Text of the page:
You may have recently seen disturbing headlines regarding the Peanut Patch treatments, or read an article that said it failed. Many are worried that this is the end of the Peanut Patch–that it will never make it out of clinical trials, much less into your local allergist’s office, and a lot of people have expressed sadness and disappointment in online discussions.
If this is how you’re feeling, please relax. Nothing has failed.
The Peanut Patch is a new, experimental treatment for peanut allergies, made by DBV Technologies
. Allergic patients wear a patch on the skin, which contains a small amount of peanut protein. The patient’s sweat dissolves the proteins and carries it into the skin and to they lymph system, bypassing the bloodstream. Patches are changed daily and are rotated through multiple spots on the skin, in order to always be placed on unbroken skin. Over time this process, called Epicutaneous Immunotherapy, has shown promising signs that it will desensitize most patients to their allergens. Localized skin reactions are common, but the risk of more serious reactions is extremely low.
This isn’t a “cure” or a “vaccine”–patients are still allergic, but the amount of allergen it takes to cause a reaction will go up, making the world a much safer place. The peanut patch is still in clinical trials and is being evaluated–though it has received both “fast track” and “breakthrough” status by the FDA. DBV is also developing milk and egg patches, with the hope that more will follow.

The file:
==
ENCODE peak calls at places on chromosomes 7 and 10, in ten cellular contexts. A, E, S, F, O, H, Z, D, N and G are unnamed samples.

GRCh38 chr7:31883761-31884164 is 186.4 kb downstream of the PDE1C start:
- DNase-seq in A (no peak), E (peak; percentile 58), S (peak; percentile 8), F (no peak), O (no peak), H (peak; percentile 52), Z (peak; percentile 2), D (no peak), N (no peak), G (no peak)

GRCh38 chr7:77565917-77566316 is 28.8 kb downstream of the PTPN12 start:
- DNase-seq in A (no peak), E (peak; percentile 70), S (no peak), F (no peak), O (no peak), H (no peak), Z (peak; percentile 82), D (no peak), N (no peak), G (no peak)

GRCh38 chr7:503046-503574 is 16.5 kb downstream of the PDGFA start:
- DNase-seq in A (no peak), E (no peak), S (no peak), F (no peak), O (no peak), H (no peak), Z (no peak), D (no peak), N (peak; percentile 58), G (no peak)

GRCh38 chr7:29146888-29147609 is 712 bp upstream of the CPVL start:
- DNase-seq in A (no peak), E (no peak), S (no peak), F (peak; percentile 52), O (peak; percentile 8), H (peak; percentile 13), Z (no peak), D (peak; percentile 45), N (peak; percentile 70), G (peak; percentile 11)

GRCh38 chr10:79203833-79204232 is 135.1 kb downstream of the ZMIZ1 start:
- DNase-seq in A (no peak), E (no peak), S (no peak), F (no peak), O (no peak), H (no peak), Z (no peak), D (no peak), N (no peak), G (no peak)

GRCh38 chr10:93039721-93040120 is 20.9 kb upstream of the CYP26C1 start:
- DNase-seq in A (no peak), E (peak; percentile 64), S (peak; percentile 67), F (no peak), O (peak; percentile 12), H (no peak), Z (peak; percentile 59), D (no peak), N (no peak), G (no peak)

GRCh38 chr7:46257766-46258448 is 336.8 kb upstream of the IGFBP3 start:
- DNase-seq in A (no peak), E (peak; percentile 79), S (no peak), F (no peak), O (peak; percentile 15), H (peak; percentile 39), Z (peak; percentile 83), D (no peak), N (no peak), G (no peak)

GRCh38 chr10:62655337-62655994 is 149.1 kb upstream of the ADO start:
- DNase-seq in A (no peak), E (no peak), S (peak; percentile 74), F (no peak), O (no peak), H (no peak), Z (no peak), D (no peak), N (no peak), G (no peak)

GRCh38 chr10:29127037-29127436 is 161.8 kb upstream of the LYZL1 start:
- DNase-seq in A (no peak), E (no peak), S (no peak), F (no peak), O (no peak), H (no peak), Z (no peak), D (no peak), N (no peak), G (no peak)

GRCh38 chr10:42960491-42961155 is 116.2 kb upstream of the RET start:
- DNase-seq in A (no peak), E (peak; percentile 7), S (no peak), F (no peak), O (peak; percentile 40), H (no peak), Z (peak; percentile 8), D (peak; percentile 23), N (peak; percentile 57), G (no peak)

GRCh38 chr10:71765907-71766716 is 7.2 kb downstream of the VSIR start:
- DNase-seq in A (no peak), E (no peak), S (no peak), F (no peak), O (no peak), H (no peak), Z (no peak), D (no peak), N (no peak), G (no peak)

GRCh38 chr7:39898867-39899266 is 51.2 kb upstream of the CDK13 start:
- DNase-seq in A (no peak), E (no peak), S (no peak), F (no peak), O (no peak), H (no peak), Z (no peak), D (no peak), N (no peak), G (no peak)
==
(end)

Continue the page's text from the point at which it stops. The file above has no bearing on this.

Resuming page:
The recent media (and stock market) hoopla came because DBV recently released data from the first year of one of their research studies. Some of that data is not what they expected–and unfortunately, it is being misrepresented and sensationalized by the media.
Is anybody really surprised to see the mainstream media report incomplete or even downright incorrect information on food allergies? I’m not. After all, how many times have we in the food allergy community fended off people asking us “when are you going to get your kid cured already??” after a study for a promising therapy makes headlines like “Peanut Allergy Cure is Here!” We have to tell everybody to calm down because one study doesn’t mean something is widely available (not to mention is far from being a “cure.”)
This is no different. It just went in the other direction. Here’s what really happened:
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